hanging above it” (a tribus magnis lapidibus calamitis in cathenis pendentibus super
    eam, Anon. Liber Nicolay fol. 353 verso, quoted in Eckhardt 1949: 85).
    37
    precedent, and I would instead connect it with Ibn Hawqal’s earlier report that a wooden
    coffin once hung in mid-air. It is also notable that the historical Paulinus died in AD 358
    during exile in Phrygia, returning in the damask-wrapped cedarwood coffin where he
    remains today.89 Paulinus himself therefore links the levitating Mercury in Trier’s
    fanciful Gesta (or should that be geste?) back to the late classical Near East. This may
    reflect a broader European tendency to associate artificial marvels with the East.90
    The “sacred physics” of the Stavrovouni cross and the coffins at Palermo and
    Trier consistently resembles magnetic suspension because, I propose, medieval
    Christendom substituted holy relic-matter for iron as the “active ingredient” of suspended
    objects.91 This finally lets us explain an enigmatic monument in the eleventh-century
    Norman Life of St. Illtud which, like Rome’s Bellerophon, found its way into a list of
    wonders.92 It combines the levitating tombs of Ibn Hawqal and the Gesta Treverorum
    89 The rectangular coffin has no chains but its iron fittings have eyelets on the sides,
    probably for ring handles.
    90 “In general, the marvels of art came from Africa and Asia, lands believed far to surpass
    Europe not only in natural variety and fertility, but also in fertility of human imagination”
    (Daston and Park 1998: 88).
    91 This also explains the ninth-century claim that inserted relics held Hagia Sophia’s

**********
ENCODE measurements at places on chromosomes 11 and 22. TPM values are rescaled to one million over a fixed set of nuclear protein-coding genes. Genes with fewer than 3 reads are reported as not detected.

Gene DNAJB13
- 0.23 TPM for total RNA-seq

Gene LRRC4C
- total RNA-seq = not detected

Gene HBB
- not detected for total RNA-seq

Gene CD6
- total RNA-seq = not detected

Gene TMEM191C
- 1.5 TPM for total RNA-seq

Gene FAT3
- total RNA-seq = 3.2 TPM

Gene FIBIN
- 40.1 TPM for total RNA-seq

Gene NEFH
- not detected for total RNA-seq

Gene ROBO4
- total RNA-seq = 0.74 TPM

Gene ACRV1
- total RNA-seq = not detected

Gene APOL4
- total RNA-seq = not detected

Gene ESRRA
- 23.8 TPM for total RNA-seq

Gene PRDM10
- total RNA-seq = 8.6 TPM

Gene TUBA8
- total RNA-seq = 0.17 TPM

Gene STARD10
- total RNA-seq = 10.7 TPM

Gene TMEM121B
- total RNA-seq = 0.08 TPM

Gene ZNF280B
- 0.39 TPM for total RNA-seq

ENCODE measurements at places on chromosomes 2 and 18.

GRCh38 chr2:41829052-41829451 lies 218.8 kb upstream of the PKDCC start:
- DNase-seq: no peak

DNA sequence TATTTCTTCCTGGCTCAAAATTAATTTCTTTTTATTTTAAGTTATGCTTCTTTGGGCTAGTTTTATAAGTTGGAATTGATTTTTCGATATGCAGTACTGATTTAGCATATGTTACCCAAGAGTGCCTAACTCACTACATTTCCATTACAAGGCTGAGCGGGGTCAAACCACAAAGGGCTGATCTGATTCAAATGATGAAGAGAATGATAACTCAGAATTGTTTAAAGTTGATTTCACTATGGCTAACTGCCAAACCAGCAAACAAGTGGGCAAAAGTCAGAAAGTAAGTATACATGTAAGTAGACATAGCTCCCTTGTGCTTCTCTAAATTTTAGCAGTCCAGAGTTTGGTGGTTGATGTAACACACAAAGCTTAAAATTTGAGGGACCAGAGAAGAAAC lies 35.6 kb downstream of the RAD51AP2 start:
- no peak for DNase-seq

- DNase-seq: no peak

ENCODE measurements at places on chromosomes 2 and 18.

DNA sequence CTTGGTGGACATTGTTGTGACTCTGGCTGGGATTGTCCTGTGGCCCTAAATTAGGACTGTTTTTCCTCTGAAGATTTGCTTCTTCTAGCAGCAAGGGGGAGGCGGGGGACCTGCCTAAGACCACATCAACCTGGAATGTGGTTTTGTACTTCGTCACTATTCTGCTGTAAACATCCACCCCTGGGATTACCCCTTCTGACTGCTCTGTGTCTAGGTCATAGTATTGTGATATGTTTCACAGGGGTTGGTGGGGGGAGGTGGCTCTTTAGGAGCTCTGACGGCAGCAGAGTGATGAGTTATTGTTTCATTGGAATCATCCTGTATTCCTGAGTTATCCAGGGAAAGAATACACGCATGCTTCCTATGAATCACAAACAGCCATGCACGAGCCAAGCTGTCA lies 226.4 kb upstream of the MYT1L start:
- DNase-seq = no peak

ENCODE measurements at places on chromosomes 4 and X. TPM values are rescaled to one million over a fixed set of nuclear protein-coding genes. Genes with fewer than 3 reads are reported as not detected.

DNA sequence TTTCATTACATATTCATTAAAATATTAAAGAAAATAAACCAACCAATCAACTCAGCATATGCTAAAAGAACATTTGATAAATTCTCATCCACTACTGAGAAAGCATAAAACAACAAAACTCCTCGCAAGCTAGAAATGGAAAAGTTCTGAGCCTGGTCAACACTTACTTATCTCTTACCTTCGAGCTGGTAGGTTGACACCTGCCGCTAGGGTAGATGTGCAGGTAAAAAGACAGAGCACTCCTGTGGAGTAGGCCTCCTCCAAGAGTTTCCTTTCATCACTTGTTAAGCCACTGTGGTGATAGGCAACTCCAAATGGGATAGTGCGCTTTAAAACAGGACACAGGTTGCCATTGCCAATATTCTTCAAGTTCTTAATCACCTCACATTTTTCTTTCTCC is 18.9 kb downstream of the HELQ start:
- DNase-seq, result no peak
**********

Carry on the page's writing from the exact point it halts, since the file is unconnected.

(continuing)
dome upright (Diegesis 14).
    92 On this episode, and our sources, see Evans 2011. Illtud’s altar is the longest and the
    only man-made or Christian item in the De Mirabilibus Britanniae, appended to some
    manuscripts of the Historia Brittonum, which cannot be securely dated before the twelfth
    38
    with another class of miraculous object, the miraculously buoyant altars attributed to
    several Celtic saints.93 In the longer version, two strangers sail to Illtud’s cave, bringing
    him a saint’s corpse with an altar above his face, “supported by God’s favor” (Dei nutu
    fulcitur). Illtud buries the saint, who requested anonymity to avoid being sworn upon, and
    builds a church around the altar, still levitating “to the present day” (usque in hodiernum
    diem).94 Church altars stood over a saint’s tomb wherever possible, and likewise portable
    altars (wood, metal, or stone) featured a compartment for saints’ relics.95 Further
    confirmation of the parallel with Paulinus’ coffin comes in the fates of two empiricists
    who later examined this altar. The first passes a withy underneath the altar and proves its
    levitation, but dies within a month, as does the second who looks underneath and is
    blinded; they resemble the doubters at Trier, who pushed Paulinus’ levitating tomb
    downward and later fell sick. Lifris claims extensive cultural property for Cadoc,
    including descent from Roman emperors, burial in Italy, travels in Jerusalem, and
    century. These idiosyncrasies imply that it was culled from a hagiography, apparently a
    lengthier version of the extant Life.
    93 Patrick, Brynach, Carannog, and Padarn’s disciple Nimmanauc (Evans 2011: 59, 63-
    64).
    94 De Mirabilibus Britanniae 10, cf. Life of Illtud 22.
    95 An extant example (c. 690) was found with the body of St. Cuthbert at Durham
    Cathedral. In 714, Jonas of Fontenelle described another, owned by St. Wulfram
    (altare…in medio reliquiae continens sanctorum in modum clypei, quod, secum dum iter
    ageret vehere solitus erat). In 787, the Second Council of Nicaea stipulated that every